The bar can only be raised when sales candidates are compared to a standard that incorporates all of the traits and competencies of the ideal A-Player salesperson.

Hiring your next salesperson could be the most important, most risky and costliest decision you can make.

Improve your odds. Remember the ABC’s. Look for a candidate who: is aligned with your model of a top performer, has a track record of consistently doing the behaviors that are required to succeed, and has the level of professional competency needed to close business. Most importantly: raise the bar. And make a personal, unconditional commitment…No Compromise.

Kathy Oher is President of TrustPoint Select. Based in Dallas TX, Kathy recruits and develops critically important staff for significant areas of responsibility.

Hiring Sales Superstars

Hiring salespeople that will actually succeed can be a tricky business.  Most salespeople are good at being likable in an interview but this often hides an inability to sell.  It can be hard to see if a salesperson can sell as well as they interview.  Sadly the answer is often that they can’t.  After 6 months, it’s apparent that they aren’t going to succeed and a lot of time, money, and effort has been wasted.  However, there are a few categories that we can identify and attempt to place candidates in as they interview.  If we are successful, we can hire a salesperson that sells more than just us on the interview.

The first category is “can’t and won’t”.  These are an easy group to pick out.  They typically don’t interview well.  They have a poor presentation and struggle with their answers.  Usually we don’t see many of these people because they aren’t successful salespeople and move on to other things.  The other group is “can’t but will”.  These people don’t act like salespeople but find ways to succeed.  They might not present themselves in a great way and most people would swear they couldn’t sell.  We never encourage anyone to hire someone they don’t like on an interview, but sometimes it’s not a personality issue, the interviewer just doesn’t believe they have the ability.  Many times the interviewer is wrong.  This can be a dangerous category because we might pass up a good candidate that we think doesn’t “have the look.”  Not having the look is a poor reason to pass up a good candidate and most interviewers wouldn’t do it if they knew the person would sell.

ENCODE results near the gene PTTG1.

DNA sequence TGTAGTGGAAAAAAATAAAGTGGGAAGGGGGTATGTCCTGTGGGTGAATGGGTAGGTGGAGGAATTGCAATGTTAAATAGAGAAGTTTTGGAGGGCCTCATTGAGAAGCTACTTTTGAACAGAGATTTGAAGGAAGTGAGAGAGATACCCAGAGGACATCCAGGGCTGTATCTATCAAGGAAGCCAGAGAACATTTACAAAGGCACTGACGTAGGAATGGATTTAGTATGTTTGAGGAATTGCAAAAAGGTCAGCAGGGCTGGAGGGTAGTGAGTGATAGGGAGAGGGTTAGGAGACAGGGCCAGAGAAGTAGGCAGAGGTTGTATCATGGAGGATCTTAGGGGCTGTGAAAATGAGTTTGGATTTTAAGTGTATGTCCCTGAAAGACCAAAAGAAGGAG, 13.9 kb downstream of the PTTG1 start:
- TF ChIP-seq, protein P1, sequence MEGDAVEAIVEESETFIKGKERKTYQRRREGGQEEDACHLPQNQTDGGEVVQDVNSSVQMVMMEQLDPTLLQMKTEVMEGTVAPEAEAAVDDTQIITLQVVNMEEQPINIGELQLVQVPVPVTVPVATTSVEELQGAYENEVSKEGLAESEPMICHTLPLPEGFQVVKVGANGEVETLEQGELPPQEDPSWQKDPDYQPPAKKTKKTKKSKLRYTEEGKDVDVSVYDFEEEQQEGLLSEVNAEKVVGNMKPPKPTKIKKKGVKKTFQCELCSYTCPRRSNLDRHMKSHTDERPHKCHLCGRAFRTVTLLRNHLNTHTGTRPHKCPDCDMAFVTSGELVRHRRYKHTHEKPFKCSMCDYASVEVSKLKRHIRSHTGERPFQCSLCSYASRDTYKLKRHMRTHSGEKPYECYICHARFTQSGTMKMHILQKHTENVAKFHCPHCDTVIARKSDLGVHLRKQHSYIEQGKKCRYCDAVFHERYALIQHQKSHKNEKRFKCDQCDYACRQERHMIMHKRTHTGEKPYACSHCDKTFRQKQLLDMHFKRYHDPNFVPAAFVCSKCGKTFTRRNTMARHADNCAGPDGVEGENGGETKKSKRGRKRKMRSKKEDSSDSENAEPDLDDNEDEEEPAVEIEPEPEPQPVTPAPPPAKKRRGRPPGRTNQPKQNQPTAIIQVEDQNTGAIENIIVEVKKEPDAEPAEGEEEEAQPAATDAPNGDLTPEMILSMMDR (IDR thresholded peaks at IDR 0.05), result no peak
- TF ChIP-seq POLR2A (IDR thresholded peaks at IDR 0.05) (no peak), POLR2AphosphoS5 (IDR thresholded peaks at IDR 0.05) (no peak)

The next category is “can but won’t”.  This is the most dangerous category of all.  These people present themselves well and bond with the interviewer.  They have the look and give off the salesperson vibe.  They are perceived as people persons and intelligent.  However, when they get into the position nothing happens.  Hidden weaknesses arise which prevents them from performing.  The final category is “can and will”.  These are our most frequent good hires.  They look and act the part.  They sell just as well as they interview and become our sales superstars.

Now that we have defined the categories we need a few techniques to help identify the categories that will sell.  One technique is to treat the interview like a sales call.  Let them warm us up and see how well they do.  Too many times we are overly inviting and are working to sell the candidate on our organization.  Hold off on that and see if they can handle a little pressure.  It’s rare that our candidate will see a prospect that is over eager to buy from them and telling them all the reasons they are a good fit.  The second strategy is to investigate evaluations.  There are objective tests that salespeople can take that shed light on their actual sales ability.  These can be an invaluable resource to uncover how well a salesperson actually sells.  If we keep in mind what the categories are and implement a few ways to identify the candidate we can eliminate costly hiring mistakes and grow a superior sales force.

Kathy Oher is President of TrustPoint Select. Based in Dallas TX, Kathy recruits and develops critically important staff for significant areas of responsibility.